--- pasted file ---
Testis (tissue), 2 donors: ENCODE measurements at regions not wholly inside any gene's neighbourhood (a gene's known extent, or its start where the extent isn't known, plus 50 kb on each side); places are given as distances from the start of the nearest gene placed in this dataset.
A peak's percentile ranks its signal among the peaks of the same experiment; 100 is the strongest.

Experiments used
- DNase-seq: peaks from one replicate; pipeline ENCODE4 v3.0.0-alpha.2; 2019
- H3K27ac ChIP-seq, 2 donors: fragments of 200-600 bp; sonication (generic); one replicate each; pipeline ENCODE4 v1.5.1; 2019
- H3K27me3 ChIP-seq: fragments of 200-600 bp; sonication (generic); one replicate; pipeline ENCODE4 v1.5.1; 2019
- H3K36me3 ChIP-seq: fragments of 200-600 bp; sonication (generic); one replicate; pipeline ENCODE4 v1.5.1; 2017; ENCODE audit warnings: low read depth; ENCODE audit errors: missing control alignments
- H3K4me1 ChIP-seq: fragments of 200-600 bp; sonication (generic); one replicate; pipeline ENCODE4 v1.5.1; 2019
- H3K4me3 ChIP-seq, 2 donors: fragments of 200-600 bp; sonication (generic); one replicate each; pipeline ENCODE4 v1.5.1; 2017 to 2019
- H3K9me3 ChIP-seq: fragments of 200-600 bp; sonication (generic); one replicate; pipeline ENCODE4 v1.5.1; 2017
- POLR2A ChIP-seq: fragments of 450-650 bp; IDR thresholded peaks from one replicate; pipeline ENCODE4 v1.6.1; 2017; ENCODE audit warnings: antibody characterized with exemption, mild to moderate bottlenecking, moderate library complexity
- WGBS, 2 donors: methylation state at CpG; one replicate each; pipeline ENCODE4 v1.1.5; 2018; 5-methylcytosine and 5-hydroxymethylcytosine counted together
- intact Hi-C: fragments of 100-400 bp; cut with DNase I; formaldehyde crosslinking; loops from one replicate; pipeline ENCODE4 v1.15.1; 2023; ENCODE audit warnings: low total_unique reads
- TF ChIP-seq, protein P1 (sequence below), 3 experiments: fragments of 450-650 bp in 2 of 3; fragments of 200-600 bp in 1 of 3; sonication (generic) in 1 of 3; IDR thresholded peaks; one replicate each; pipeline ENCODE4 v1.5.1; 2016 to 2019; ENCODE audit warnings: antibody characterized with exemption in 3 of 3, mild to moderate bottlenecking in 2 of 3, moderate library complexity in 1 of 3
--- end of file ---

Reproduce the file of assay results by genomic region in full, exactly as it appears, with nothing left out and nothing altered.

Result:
Testis (tissue), 2 donors: ENCODE measurements at regions not wholly inside any gene's neighbourhood (a gene's known extent, or its start where the extent isn't known, plus 50 kb on each side); places are given as distances from the start of the nearest gene placed in this dataset.
A peak's percentile ranks its signal among the peaks of the same experiment; 100 is the strongest.

Experiments used
- DNase-seq: peaks from one replicate; pipeline ENCODE4 v3.0.0-alpha.2; 2019
- H3K27ac ChIP-seq, 2 donors: fragments of 200-600 bp; sonication (generic); one replicate each; pipeline ENCODE4 v1.5.1; 2019
- H3K27me3 ChIP-seq: fragments of 200-600 bp; sonication (generic); one replicate; pipeline ENCODE4 v1.5.1; 2019
- H3K36me3 ChIP-seq: fragments of 200-600 bp; sonication (generic); one replicate; pipeline ENCODE4 v1.5.1; 2017; ENCODE audit warnings: low read depth; ENCODE audit errors: missing control alignments
- H3K4me1 ChIP-seq: fragments of 200-600 bp; sonication (generic); one replicate; pipeline ENCODE4 v1.5.1; 2019
- H3K4me3 ChIP-seq, 2 donors: fragments of 200-600 bp; sonication (generic); one replicate each; pipeline ENCODE4 v1.5.1; 2017 to 2019
- H3K9me3 ChIP-seq: fragments of 200-600 bp; sonication (generic); one replicate; pipeline ENCODE4 v1.5.1; 2017
- POLR2A ChIP-seq: fragments of 450-650 bp; IDR thresholded peaks from one replicate; pipeline ENCODE4 v1.6.1; 2017; ENCODE audit warnings: antibody characterized with exemption, mild to moderate bottlenecking, moderate library complexity
- WGBS, 2 donors: methylation state at CpG; one replicate each; pipeline ENCODE4 v1.1.5; 2018; 5-methylcytosine and 5-hydroxymethylcytosine counted together
- intact Hi-C: fragments of 100-400 bp; cut with DNase I; formaldehyde crosslinking; loops from one replicate; pipeline ENCODE4 v1.15.1; 2023; ENCODE audit warnings: low total_unique reads
- TF ChIP-seq, protein P1 (sequence below), 3 experiments: fragments of 450-650 bp in 2 of 3; fragments of 200-600 bp in 1 of 3; sonication (generic) in 1 of 3; IDR thresholded peaks; one replicate each; pipeline ENCODE4 v1.5.1; 2016 to 2019; ENCODE audit warnings: antibody characterized with exemption in 3 of 3, mild to moderate bottlenecking in 2 of 3, moderate library complexity in 1 of 3